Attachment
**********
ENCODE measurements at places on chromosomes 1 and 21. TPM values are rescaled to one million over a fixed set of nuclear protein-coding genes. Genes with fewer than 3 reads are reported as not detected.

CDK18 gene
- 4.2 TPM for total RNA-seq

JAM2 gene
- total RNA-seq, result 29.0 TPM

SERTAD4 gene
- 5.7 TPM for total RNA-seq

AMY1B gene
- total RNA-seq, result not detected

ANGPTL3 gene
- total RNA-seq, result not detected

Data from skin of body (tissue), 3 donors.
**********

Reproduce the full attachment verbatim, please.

ENCODE measurements at places on chromosomes 1 and 21. TPM values are rescaled to one million over a fixed set of nuclear protein-coding genes. Genes with fewer than 3 reads are reported as not detected.

CDK18 gene
- 4.2 TPM for total RNA-seq

JAM2 gene
- total RNA-seq, result 29.0 TPM

SERTAD4 gene
- 5.7 TPM for total RNA-seq

AMY1B gene
- total RNA-seq, result not detected

ANGPTL3 gene
- total RNA-seq, result not detected

Data from skin of body (tissue), 3 donors.